Artaud is rolling around in his grave, cursing the gods and saying, “I told you so!”

Unhinged from an early age, like Donald Trump, Antonin Artaud invented the Theater of Cruelty, describing it as an expression in open space which should envelope the audience in an incomprehensible reality; theatrical expression becomes cruel in that its focus and intent is to remind the audience that it is already dead. Theater becomes the heart and blood of the living, and provokes either physical illness or discomfort.

Theater becomes a social polemic by making the audience uncomfortable with living, or rather by recognition of the uncomfortable that seizes humanity in our darkest suffering. Surrealists, of whom Artaud was an early organizer, argued passive life is smug—complacence and deadness are indistinguishable.

Theater should then be shock therapy in a sense, hinted Artaud, which happens to be one of the treatments the artist finally succumbed to in his battle with schizophrenia.

If theater fails to make one feel dizzy with angst and trepidation, if one does not feel his senses exploding, myth deflating, anger regenerating, the play has failed on some primeval level, suggested Artaud.

Artaud was, again like Trump, mad, which in art may have some value, but which in politics can lead to worldwide calamity.

Oh, but how the playwright suffered for his genius and hallucinations! He wrote his major theoretical and philosophical works between stays in various psychiatric wards.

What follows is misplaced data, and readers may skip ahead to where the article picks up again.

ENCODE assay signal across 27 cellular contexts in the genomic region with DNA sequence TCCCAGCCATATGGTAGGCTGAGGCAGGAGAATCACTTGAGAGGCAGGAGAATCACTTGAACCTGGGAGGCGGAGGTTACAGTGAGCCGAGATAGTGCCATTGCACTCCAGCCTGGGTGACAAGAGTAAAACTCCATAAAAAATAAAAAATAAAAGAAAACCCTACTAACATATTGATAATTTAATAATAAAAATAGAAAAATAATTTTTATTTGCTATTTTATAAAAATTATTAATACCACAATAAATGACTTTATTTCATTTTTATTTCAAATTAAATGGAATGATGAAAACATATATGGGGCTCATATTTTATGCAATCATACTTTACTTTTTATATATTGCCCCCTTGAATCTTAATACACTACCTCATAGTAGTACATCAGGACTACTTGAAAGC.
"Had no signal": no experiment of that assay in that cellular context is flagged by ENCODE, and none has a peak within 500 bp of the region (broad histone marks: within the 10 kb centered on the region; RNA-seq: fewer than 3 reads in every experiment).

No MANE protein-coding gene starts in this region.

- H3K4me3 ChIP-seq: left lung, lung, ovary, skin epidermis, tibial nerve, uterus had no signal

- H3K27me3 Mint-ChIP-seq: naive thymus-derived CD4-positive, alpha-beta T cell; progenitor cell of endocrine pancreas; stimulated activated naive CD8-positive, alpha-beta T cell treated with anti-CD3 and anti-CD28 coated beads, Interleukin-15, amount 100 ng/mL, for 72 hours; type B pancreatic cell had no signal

Over the course of his life his dependency on opiates drove him deeper and deeper into a hallucinated reality. His friends stuck by him through the madness, but he did die alone in a hospital, of stomach cancer, in 1948.

At one of his last public performances, he made his friends, some of the leading figures of France’s intellectual hierarchy, so uncomfortable that they fell into a pin-drop silence of wonderment. Mad and drug-addled for years, Artaud read his discombobulated lecture aloud, repeatedly losing his place, his thoughts tangential and fragmented, until he began to speak in a gibberish tongue only he understood.

Finally, he dropped his papers, then his glasses, and fell to the floor groping as the audience gasped and fell silent, embarrassed that it had come to this.

Artaud was hopeless!

But was he? Andre Gide waited, waited, watching Artaud from the front row as lecturer frantically tried to gather his papers, find his glasses, and continue with his presentation.

Gide applauded and raced up to the stage, embraced Artaud with both arms, raised him off the floor and led him away.

It was not a cruel trick, but rather a cruel reality. Artaud had proved his point by making everyone feel miserable.

And so shall Hillary and Donald Monday night as they spew their sickening gibberish from the stage before being pulled from harm’s way by their Gide-like handlers.

Mind you, all in the interest of television, illusion, and a cruel reality.

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Terry Simons is the founder of Round Bend Press Books in Portland, Oregon.  This story is excerpted from his memoir of growing up in Oregon, A Marvelous Paranoia.